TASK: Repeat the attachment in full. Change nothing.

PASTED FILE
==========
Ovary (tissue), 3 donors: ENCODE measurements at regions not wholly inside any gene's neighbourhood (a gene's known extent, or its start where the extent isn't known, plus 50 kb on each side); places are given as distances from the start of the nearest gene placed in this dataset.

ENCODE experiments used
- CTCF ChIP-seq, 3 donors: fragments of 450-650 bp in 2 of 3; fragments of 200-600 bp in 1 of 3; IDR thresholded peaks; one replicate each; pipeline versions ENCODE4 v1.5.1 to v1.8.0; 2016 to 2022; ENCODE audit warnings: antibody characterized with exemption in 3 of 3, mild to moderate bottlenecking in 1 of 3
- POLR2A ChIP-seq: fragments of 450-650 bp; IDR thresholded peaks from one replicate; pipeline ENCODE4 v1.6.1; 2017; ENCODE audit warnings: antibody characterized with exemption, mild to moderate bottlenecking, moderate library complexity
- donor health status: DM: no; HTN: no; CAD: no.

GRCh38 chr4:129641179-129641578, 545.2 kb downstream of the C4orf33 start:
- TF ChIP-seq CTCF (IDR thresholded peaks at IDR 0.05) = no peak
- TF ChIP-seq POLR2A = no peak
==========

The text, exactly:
Ovary (tissue), 3 donors: ENCODE measurements at regions not wholly inside any gene's neighbourhood (a gene's known extent, or its start where the extent isn't known, plus 50 kb on each side); places are given as distances from the start of the nearest gene placed in this dataset.

ENCODE experiments used
- CTCF ChIP-seq, 3 donors: fragments of 450-650 bp in 2 of 3; fragments of 200-600 bp in 1 of 3; IDR thresholded peaks; one replicate each; pipeline versions ENCODE4 v1.5.1 to v1.8.0; 2016 to 2022; ENCODE audit warnings: antibody characterized with exemption in 3 of 3, mild to moderate bottlenecking in 1 of 3
- POLR2A ChIP-seq: fragments of 450-650 bp; IDR thresholded peaks from one replicate; pipeline ENCODE4 v1.6.1; 2017; ENCODE audit warnings: antibody characterized with exemption, mild to moderate bottlenecking, moderate library complexity
- donor health status: DM: no; HTN: no; CAD: no.

GRCh38 chr4:129641179-129641578, 545.2 kb downstream of the C4orf33 start:
- TF ChIP-seq CTCF (IDR thresholded peaks at IDR 0.05) = no peak
- TF ChIP-seq POLR2A = no peak